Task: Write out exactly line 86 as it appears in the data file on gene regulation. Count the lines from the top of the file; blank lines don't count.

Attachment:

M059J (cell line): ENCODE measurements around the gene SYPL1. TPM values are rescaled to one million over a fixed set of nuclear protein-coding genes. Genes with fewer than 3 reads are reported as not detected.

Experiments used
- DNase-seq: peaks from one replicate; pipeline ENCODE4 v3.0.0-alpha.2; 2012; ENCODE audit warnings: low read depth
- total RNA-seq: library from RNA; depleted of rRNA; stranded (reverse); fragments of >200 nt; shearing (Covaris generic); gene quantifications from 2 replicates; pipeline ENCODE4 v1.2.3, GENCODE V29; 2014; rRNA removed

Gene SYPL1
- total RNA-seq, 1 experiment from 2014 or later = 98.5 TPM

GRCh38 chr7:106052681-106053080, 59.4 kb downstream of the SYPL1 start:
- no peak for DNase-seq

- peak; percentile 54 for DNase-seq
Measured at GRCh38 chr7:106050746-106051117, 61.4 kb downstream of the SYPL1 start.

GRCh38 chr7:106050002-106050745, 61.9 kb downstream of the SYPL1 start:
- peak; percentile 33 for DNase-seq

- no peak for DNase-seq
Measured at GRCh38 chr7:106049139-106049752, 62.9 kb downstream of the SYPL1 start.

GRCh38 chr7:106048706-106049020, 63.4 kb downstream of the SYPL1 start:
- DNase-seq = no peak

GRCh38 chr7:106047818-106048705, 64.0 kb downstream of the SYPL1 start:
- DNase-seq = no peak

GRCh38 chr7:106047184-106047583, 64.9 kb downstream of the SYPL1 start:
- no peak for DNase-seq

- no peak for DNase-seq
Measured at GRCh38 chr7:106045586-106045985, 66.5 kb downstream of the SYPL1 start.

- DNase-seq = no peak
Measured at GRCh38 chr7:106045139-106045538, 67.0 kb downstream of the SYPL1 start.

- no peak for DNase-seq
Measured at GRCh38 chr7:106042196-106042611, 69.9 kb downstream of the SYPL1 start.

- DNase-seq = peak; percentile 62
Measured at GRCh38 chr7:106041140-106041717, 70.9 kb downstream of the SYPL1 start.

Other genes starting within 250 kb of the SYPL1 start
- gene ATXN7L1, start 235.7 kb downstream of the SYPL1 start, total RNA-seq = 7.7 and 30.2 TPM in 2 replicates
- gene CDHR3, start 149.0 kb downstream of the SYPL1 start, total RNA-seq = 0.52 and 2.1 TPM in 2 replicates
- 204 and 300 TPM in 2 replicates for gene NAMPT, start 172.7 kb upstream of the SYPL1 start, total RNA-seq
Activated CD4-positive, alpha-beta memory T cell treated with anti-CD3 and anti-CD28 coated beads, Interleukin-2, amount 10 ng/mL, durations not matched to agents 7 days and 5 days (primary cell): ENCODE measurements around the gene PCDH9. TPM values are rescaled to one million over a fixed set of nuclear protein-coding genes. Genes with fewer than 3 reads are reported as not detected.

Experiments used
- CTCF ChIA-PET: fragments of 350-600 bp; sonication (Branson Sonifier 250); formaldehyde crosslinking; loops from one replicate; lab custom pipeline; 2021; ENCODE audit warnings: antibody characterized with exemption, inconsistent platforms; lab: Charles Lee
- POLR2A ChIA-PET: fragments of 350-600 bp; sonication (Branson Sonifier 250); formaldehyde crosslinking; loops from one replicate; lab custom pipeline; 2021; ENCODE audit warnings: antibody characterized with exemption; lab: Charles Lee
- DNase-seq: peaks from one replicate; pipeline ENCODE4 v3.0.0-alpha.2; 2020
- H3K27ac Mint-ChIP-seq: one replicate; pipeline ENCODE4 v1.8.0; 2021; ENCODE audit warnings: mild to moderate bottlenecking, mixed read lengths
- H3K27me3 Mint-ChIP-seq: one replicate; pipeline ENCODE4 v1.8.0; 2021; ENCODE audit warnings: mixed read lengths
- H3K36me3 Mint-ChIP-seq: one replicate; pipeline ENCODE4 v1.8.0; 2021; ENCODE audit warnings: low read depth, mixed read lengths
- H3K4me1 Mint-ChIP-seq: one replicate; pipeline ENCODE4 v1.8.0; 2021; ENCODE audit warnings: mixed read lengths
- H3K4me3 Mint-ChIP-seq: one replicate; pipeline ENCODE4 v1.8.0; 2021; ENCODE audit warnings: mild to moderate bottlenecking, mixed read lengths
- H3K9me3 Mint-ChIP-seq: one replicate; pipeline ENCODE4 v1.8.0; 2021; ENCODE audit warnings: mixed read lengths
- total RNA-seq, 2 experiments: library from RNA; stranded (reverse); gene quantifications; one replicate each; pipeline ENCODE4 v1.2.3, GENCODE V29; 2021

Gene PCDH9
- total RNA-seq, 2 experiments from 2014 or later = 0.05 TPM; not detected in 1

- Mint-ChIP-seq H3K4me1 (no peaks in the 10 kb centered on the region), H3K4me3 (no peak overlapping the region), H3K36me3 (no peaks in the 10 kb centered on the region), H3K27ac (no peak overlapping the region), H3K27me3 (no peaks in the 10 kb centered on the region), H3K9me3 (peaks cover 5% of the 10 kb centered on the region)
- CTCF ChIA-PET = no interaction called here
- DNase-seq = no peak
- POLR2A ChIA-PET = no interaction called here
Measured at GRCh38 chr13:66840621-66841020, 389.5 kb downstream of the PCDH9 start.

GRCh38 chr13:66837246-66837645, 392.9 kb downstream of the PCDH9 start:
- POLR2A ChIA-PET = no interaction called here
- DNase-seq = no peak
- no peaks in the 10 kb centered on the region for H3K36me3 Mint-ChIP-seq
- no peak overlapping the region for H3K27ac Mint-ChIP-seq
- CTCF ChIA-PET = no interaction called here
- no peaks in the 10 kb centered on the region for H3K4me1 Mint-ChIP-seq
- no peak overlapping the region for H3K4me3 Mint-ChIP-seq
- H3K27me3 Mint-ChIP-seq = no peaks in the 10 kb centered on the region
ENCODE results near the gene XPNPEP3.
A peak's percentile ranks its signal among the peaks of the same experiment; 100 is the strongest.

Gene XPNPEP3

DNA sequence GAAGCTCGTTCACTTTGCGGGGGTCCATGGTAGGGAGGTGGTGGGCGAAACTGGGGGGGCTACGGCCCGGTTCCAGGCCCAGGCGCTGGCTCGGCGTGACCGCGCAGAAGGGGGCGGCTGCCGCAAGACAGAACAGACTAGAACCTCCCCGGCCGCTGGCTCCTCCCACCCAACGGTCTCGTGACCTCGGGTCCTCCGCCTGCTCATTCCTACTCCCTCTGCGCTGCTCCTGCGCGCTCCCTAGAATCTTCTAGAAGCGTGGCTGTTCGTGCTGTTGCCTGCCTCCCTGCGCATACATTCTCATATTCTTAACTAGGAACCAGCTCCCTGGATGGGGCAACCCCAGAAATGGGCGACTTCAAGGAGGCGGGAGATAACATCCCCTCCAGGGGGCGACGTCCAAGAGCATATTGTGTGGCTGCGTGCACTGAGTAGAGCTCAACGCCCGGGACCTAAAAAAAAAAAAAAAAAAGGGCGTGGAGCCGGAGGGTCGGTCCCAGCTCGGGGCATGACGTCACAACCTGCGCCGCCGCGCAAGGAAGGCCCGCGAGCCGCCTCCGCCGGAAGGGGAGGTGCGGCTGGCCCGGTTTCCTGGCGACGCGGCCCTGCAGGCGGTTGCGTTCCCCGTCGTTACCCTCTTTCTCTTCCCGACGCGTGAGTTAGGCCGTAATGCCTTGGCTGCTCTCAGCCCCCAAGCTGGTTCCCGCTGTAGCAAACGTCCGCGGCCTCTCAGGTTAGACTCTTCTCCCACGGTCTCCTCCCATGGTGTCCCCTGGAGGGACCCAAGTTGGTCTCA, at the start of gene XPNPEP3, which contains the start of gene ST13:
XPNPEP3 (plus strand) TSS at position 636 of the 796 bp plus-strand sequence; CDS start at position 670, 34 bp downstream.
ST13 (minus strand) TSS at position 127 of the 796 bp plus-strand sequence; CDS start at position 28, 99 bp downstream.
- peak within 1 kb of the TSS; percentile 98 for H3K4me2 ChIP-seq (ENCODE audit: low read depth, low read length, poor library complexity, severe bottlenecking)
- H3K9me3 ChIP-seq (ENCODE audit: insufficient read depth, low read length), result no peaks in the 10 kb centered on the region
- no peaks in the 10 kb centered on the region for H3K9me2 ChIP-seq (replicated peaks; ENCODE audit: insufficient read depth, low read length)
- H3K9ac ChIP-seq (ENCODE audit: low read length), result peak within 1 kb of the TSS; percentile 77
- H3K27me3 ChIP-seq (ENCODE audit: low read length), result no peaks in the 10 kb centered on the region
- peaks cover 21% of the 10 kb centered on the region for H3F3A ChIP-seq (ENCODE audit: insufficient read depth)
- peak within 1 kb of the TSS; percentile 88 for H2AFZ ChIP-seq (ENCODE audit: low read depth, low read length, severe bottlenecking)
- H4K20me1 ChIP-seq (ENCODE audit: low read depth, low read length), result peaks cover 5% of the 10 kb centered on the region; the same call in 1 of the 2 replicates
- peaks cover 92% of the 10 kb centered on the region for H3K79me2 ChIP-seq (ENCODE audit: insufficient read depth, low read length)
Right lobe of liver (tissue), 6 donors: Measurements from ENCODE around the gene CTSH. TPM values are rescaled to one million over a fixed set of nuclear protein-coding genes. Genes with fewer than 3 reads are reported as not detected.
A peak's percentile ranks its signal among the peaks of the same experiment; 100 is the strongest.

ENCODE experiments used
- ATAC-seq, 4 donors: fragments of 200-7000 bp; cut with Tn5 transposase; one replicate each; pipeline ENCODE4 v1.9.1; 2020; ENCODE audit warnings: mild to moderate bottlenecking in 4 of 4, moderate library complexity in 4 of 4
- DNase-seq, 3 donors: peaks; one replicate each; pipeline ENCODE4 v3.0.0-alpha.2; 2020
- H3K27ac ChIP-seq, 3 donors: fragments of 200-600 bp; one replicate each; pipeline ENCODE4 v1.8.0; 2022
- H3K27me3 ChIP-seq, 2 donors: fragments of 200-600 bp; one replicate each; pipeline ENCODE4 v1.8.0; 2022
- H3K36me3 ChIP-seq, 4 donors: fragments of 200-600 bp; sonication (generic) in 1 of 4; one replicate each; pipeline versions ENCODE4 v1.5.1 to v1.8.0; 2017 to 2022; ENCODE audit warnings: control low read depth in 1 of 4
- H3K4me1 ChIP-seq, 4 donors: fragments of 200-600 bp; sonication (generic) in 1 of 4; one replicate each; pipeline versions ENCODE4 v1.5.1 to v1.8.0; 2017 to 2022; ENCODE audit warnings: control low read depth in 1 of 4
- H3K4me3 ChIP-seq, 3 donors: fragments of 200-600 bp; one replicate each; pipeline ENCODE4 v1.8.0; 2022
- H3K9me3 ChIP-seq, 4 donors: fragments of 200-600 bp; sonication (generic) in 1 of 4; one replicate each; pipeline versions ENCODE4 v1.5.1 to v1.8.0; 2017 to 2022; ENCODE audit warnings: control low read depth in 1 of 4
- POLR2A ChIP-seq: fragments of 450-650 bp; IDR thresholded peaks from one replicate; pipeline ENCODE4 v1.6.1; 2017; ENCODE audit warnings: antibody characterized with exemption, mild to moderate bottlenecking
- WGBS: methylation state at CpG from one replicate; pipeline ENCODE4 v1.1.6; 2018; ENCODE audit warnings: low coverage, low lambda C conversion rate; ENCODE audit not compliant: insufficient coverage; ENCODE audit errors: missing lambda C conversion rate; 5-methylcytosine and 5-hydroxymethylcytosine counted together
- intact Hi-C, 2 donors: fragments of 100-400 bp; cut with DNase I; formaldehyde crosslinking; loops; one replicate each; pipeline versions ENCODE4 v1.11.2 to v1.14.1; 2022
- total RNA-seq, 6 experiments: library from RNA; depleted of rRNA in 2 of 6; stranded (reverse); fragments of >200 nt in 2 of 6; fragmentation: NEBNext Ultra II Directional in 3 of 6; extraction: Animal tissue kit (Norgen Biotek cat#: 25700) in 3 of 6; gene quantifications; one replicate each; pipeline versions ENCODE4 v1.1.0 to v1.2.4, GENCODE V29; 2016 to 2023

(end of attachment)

- H3K9me3 ChIP-seq, 4 donors: fragments of 200-600 bp; sonication (generic) in 1 of 4; one replicate each; pipeline versions ENCODE4 v1.5.1 to v1.8.0; 2017 to 2022; ENCODE audit warnings: control low read depth in 1 of 4